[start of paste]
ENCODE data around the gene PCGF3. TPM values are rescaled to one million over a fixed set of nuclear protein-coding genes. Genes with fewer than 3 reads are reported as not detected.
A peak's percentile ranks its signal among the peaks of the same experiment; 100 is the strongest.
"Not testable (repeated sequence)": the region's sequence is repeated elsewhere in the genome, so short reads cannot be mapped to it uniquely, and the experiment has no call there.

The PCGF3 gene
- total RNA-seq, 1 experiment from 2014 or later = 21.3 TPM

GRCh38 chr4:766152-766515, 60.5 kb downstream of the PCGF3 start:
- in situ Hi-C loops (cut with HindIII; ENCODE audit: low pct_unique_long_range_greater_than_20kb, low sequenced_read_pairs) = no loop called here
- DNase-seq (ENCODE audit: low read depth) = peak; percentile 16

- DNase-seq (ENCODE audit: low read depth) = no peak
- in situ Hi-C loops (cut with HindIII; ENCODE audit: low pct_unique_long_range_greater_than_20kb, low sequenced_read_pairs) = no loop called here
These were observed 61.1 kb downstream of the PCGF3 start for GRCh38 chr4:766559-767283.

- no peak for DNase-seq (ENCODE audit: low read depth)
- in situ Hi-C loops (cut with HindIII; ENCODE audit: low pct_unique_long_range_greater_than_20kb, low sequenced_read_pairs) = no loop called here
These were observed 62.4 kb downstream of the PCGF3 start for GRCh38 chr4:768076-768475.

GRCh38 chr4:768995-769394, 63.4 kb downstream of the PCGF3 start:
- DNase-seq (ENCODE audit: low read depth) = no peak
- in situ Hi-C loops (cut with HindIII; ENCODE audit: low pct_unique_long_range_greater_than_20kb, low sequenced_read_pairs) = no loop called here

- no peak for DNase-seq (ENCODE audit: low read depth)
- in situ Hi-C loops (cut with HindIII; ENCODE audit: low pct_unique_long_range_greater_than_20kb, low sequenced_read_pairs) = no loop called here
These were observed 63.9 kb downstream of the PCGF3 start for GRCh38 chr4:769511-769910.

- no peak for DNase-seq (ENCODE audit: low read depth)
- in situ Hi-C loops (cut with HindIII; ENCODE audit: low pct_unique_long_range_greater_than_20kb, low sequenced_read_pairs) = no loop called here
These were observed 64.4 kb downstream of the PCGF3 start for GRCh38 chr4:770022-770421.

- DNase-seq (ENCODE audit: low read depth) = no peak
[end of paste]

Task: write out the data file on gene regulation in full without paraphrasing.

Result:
ENCODE data around the gene PCGF3. TPM values are rescaled to one million over a fixed set of nuclear protein-coding genes. Genes with fewer than 3 reads are reported as not detected.
A peak's percentile ranks its signal among the peaks of the same experiment; 100 is the strongest.
"Not testable (repeated sequence)": the region's sequence is repeated elsewhere in the genome, so short reads cannot be mapped to it uniquely, and the experiment has no call there.

The PCGF3 gene
- total RNA-seq, 1 experiment from 2014 or later = 21.3 TPM

GRCh38 chr4:766152-766515, 60.5 kb downstream of the PCGF3 start:
- in situ Hi-C loops (cut with HindIII; ENCODE audit: low pct_unique_long_range_greater_than_20kb, low sequenced_read_pairs) = no loop called here
- DNase-seq (ENCODE audit: low read depth) = peak; percentile 16

- DNase-seq (ENCODE audit: low read depth) = no peak
- in situ Hi-C loops (cut with HindIII; ENCODE audit: low pct_unique_long_range_greater_than_20kb, low sequenced_read_pairs) = no loop called here
These were observed 61.1 kb downstream of the PCGF3 start for GRCh38 chr4:766559-767283.

- no peak for DNase-seq (ENCODE audit: low read depth)
- in situ Hi-C loops (cut with HindIII; ENCODE audit: low pct_unique_long_range_greater_than_20kb, low sequenced_read_pairs) = no loop called here
These were observed 62.4 kb downstream of the PCGF3 start for GRCh38 chr4:768076-768475.

GRCh38 chr4:768995-769394, 63.4 kb downstream of the PCGF3 start:
- DNase-seq (ENCODE audit: low read depth) = no peak
- in situ Hi-C loops (cut with HindIII; ENCODE audit: low pct_unique_long_range_greater_than_20kb, low sequenced_read_pairs) = no loop called here

- no peak for DNase-seq (ENCODE audit: low read depth)
- in situ Hi-C loops (cut with HindIII; ENCODE audit: low pct_unique_long_range_greater_than_20kb, low sequenced_read_pairs) = no loop called here
These were observed 63.9 kb downstream of the PCGF3 start for GRCh38 chr4:769511-769910.

- no peak for DNase-seq (ENCODE audit: low read depth)
- in situ Hi-C loops (cut with HindIII; ENCODE audit: low pct_unique_long_range_greater_than_20kb, low sequenced_read_pairs) = no loop called here
These were observed 64.4 kb downstream of the PCGF3 start for GRCh38 chr4:770022-770421.

- DNase-seq (ENCODE audit: low read depth) = no peak